The performance of Singin’ in the Rain in the home invasion scene in Kubrick’s A Clockwork Orange is the epitome of soundtrack dissonance. The previous experience of the song and its optimistic lyrics set a stark contrast with on-screen events, with Alex’s energetic performance adding to the conflict. The key and tempo in which the song is performed evoke an overall positive emotional response from the audience while the visual elements of the scene prompt a negative reaction. Further research on the topic can examine the effect of the composition’s form, its dynamics, and its rhythmic makeup on the listeners’ mood.

Works Cited

A Clockwork Orange. Directed by Stanley Kubrick, Warner Brothers, 1971.

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Babiolakis, Andreas. “The Power of Soundtrack Dissonance.” Films Fatale, 2019, Web.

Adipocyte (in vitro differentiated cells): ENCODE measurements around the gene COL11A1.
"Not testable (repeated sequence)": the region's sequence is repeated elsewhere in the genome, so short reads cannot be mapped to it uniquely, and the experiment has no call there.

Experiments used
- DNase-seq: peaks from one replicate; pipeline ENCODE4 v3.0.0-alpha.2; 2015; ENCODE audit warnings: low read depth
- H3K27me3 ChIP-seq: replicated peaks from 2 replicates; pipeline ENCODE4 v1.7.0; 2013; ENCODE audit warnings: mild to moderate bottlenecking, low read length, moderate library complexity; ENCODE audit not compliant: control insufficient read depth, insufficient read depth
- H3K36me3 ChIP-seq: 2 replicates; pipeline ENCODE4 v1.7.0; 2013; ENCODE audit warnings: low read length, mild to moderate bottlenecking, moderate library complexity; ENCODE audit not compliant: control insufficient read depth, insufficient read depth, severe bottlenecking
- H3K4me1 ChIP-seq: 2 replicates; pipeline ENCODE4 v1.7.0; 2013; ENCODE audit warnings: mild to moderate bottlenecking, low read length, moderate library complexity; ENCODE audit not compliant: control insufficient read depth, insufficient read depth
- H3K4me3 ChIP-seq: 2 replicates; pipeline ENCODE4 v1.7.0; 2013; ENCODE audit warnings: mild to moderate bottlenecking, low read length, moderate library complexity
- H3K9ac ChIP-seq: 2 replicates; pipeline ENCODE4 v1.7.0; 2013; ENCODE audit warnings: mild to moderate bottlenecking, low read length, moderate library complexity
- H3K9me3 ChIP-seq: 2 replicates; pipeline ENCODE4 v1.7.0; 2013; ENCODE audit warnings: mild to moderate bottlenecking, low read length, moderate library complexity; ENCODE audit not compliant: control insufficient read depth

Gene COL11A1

Fernández-Sotos, Alicia, et al. “Influence of Tempo and Rhythmic Unit in Musical Emotion Regulation.” Frontiers in Computational Neuroscience, vol. 10, 2016, pp. 1-13.

Isbilen, Erin S., and Carol L. Krumhansl. “The color of music: Emotion-mediated associations to Bach’s Well-tempered Clavier.” Psychomusicology: Music, Mind, and Brain, vol. 26, no. 2, 2016, pp. 149-161.

Schirrmacher, Beate. “The Transmediation of Ambivalence. Violence and Music in Burgess’s A Clockwork Orange and Kubrick’s Film Adaptation.” Ekphrasis. Images, Cinema, Theory, Media, vol. 22, no. 2, 2019, pp. 26-40.